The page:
But this is a move that was hard to expect. Levon has begun to seize space, and quietly, at a distance - in the style of a Go master. It's high time to recall that in his day the great Emanuel Lasker took a serious interest in that mysterious, Eastern game, taking many months out to learn it and improve. He hoped to prove that his game-playing talent and high intellectual level would allow him to achieve success in Go as well... But bitter disappointment awaited! After all that effort he met with average Japanese players and they started to make mincemeat out of him. So as chess players we shouldn't overestimate ourselves. We're very strong precisely in chess, while in Go and, for example, politics, there are other rules and you need somewhat different talents. Trust me, that lyrical digression is in no way connected to Aronian's particular move. Perhaps it is strong... Or rather, I've got no doubts about the Armenian grandmaster's strength as a matter of principle :) But his move probably isn't bad either. For example, if White manages to apply a clamp with b2-b4 and a4-a5 then Black will experience certain problems. Kramnik has sunk into analysis. It's unlikely he's capable of playing Go like those Japanese experts. On the other hand, he's got a wonderful grasp of chess and it's unlikely he'll allow his opponent to carry out his plan. Of course, Vladimir can recall and regret that he didn't play 10. ..b5. But there's nothing terrible for Black here either.
Preventing the enemy knight from getting to c4. Now after b2-b4 it'll already be possible to play a7-a5, which with the knight on c4 would have led to the exchange of the powerful dark-squared bishop. By the way, it surprisingly turns out that the position has ceased to be unknown. There were a couple of games where it was reached by other move orders. The game M. Kobalia - E. Alekseev, Dagomys 2010, saw: 13... Bc7 14. Nf1 (not the right direction, it seems!) 14... Nh715. Ng3 Ng5 (not a bad plan) 16. dxe5 Nxf3+ 17. Qxf3 Rxe5!? 18. Be3 Bb6 19. Rad1 Be6 20. Qe2h5 21. Bxb6 and the players suddenly agreed to a draw.
In the given situation the change in the route of the white knight is fully justified. It wasn't allowed to get to c4, but it can find another path to f5.
A bold step. Black is making a concession in the centre, of course with the hope of getting counterplay with his pieces. And this is a true novelty! Let's look at the predecessor game:14... Qc7 15. Ng3 Rad8 16. Be3 d5?! 17. Nxe5Nxe5 18. Bf4 Nfd7 19. a5! Bxa5 20. exd5 Bxd521. dxe5 Bb6 22. Qh5 and White developed a threatening attack, E. Alekseev - R. Zhumabaev, Moscow 2012.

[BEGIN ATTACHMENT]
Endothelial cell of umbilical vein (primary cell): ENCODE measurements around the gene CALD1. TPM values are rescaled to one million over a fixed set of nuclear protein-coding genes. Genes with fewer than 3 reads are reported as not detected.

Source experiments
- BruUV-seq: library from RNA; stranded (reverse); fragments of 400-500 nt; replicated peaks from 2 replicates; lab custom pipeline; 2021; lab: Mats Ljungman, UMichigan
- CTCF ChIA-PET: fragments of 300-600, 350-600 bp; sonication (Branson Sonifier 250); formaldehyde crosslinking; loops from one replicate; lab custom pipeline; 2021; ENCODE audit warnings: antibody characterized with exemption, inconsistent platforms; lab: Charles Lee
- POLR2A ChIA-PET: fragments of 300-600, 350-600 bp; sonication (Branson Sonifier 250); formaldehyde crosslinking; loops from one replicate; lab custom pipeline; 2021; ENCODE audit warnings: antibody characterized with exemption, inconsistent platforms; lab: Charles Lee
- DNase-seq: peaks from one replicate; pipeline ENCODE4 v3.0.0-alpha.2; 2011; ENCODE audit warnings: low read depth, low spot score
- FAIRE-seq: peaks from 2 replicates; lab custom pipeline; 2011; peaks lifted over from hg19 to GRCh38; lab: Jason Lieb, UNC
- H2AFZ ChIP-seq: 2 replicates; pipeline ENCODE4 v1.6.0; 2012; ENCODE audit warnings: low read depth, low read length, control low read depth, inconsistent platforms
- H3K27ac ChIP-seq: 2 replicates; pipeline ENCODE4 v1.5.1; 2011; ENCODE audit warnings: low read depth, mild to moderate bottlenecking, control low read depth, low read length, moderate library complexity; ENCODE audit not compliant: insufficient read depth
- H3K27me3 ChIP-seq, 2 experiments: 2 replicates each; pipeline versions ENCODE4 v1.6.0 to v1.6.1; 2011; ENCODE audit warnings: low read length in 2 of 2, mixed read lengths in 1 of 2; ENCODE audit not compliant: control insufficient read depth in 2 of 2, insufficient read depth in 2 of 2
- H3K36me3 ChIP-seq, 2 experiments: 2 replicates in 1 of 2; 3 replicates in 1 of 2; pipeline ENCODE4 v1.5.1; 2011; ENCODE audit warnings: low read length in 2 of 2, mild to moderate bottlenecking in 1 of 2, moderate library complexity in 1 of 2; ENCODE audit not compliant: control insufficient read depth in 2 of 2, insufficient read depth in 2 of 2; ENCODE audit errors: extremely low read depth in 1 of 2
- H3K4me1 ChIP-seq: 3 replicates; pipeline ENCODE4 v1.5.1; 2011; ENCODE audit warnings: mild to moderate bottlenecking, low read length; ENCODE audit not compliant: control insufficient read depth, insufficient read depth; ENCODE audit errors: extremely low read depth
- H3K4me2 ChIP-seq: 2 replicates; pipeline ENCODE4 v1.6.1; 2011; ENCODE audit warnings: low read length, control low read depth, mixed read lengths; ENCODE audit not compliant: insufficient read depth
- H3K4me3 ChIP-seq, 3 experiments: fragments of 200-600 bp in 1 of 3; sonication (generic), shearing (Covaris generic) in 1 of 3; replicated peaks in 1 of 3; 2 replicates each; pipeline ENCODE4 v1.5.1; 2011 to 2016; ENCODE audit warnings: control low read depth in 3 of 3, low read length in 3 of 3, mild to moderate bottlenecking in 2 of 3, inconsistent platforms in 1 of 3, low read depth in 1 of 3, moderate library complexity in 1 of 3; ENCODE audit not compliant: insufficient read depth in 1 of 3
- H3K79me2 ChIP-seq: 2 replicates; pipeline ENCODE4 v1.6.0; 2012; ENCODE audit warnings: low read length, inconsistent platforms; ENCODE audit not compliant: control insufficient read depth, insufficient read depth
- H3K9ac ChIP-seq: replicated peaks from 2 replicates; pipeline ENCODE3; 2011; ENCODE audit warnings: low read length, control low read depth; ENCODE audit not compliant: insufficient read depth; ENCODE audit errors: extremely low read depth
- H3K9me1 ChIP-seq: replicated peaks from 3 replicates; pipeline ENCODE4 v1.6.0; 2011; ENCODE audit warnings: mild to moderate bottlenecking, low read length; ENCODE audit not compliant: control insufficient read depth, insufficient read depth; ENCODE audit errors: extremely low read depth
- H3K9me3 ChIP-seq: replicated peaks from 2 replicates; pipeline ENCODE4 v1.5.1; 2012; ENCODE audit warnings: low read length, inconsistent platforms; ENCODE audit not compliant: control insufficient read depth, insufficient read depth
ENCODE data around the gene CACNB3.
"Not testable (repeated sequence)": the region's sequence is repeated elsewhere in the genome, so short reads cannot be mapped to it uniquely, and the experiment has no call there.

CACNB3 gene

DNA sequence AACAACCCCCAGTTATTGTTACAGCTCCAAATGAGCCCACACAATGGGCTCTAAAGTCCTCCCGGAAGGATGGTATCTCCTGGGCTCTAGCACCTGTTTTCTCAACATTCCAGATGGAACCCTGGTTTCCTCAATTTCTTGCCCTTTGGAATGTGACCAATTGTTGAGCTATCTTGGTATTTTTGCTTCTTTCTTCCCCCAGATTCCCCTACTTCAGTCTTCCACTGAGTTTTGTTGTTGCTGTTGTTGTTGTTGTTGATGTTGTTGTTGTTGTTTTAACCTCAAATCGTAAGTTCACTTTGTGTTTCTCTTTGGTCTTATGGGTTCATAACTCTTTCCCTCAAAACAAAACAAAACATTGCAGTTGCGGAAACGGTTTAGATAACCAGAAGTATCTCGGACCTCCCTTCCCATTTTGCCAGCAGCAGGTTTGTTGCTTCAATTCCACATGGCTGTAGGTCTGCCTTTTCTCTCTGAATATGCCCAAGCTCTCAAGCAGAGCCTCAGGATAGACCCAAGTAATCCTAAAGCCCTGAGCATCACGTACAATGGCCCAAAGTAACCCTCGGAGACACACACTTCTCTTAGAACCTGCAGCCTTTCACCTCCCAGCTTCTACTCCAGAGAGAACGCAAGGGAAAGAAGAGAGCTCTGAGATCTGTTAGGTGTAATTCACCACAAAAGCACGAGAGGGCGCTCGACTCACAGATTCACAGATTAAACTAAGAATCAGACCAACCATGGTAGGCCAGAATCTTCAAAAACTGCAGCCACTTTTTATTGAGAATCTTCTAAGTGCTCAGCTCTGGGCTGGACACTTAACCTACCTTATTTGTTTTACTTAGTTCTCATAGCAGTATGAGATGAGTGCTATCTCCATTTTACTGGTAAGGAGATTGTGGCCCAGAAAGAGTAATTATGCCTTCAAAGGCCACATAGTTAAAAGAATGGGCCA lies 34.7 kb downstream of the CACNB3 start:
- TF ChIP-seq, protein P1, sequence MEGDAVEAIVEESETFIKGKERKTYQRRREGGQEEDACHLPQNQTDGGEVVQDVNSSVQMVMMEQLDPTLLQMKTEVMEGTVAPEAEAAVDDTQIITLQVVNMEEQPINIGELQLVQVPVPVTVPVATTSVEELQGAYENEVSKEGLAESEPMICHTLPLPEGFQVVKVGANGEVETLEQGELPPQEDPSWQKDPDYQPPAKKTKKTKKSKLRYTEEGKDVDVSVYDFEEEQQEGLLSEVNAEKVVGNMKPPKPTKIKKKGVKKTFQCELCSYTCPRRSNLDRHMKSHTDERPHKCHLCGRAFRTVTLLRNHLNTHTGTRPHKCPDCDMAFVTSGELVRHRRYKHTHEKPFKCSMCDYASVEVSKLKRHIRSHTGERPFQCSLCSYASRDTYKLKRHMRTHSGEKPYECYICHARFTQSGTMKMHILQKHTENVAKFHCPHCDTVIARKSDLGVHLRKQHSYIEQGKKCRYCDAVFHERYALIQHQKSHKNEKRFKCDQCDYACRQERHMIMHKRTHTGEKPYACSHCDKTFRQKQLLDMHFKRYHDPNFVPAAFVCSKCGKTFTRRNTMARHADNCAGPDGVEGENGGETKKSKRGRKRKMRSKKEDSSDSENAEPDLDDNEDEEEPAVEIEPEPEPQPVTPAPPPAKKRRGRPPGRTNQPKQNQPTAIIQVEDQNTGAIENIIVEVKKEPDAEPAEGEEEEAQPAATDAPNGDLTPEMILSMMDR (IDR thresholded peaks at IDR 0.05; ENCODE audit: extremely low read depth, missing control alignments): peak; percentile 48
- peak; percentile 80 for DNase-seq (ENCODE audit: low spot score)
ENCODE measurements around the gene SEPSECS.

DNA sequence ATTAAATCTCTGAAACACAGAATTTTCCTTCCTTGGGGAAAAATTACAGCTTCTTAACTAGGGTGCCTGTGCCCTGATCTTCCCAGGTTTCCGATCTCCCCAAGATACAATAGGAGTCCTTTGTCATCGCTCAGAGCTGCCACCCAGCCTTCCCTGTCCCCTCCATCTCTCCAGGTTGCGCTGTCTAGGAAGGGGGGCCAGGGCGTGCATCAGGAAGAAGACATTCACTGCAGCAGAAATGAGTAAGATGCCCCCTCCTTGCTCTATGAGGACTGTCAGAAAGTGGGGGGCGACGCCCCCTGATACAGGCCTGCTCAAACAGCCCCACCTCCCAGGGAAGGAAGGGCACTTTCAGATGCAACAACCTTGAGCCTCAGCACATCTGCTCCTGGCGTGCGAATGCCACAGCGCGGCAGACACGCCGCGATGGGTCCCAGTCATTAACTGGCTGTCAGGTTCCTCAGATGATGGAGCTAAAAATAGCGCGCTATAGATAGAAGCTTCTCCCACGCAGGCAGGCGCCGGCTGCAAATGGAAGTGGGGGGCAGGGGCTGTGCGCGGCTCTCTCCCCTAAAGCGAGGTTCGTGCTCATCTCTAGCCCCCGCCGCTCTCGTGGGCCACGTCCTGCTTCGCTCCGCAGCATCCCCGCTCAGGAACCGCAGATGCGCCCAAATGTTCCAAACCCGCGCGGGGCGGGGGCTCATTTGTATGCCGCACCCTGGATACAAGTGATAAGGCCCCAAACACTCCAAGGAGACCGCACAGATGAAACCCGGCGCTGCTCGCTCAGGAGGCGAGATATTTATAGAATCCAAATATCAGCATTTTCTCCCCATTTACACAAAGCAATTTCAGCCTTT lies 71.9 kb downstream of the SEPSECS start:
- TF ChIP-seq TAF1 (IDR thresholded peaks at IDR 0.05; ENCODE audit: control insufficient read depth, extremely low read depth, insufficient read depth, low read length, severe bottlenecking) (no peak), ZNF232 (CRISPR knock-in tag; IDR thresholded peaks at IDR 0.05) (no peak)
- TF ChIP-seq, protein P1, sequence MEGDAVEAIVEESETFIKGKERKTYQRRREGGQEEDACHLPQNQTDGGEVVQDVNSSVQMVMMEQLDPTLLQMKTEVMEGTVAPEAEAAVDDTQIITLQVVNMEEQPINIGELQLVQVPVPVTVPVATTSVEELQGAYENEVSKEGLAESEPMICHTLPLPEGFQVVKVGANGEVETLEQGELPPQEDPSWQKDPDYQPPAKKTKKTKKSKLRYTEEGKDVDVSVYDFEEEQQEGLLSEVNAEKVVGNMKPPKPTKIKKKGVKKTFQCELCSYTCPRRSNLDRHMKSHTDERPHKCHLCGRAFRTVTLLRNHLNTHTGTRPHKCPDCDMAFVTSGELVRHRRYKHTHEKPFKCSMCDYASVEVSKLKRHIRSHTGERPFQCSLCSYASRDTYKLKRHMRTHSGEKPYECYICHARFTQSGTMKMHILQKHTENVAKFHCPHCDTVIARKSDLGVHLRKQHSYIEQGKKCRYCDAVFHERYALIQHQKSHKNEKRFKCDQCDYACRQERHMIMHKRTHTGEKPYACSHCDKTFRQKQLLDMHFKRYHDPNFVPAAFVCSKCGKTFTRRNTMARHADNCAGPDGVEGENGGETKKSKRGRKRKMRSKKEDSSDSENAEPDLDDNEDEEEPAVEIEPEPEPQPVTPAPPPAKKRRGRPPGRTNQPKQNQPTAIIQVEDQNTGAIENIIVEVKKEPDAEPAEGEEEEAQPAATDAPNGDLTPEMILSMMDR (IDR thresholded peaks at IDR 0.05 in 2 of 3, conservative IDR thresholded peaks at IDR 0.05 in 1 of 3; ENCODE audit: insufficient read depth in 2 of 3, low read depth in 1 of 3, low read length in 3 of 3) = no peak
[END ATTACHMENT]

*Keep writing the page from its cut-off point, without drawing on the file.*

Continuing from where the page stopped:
I've stopped trying to guess the players' moves. Each transformation of the position comes as a revelation. I didn't manage to find serious drawbacks to the continuation 15. cxd4 For example, 15... Ba5 16. Bd2 Bxd2 17. Qxd2 a518. Ng3 and it looks like a position where White has the better prospects.
Now Black has the obvious positional threat of d6-d5, completely dismantling the centre.
A very optimistic advance. Levon is preparing to react to d6-d5 with e4-e5, but nevertheless, such a weakening of his rearguard looks very risky... On the other hand, that's Aronian's best style. He loves and is capable of playing on a knife-edge, spicing up the position. And the only ones capable of standing up to him in complications are the best of the best. Not counting computers. And the best justification for White's move in the game is the fact that there was no other way of preventing the d6-d5 blow.
But nevertheless! Vladimir picks up the gauntlet and enters into a duel. The ones I suggested not counting propose starting the battle with 16... c5with c5-c4+ to follow, but such an uncultured treatment of the pawn structure isn't in Kramnik's style. However, no-one's stopping me looking a bit deeper: 17. Nb5 Bxb5 18. axb5 c4+ 19. Kh1Qc7 20. Qf3 Qc5 - weird and wonderful play!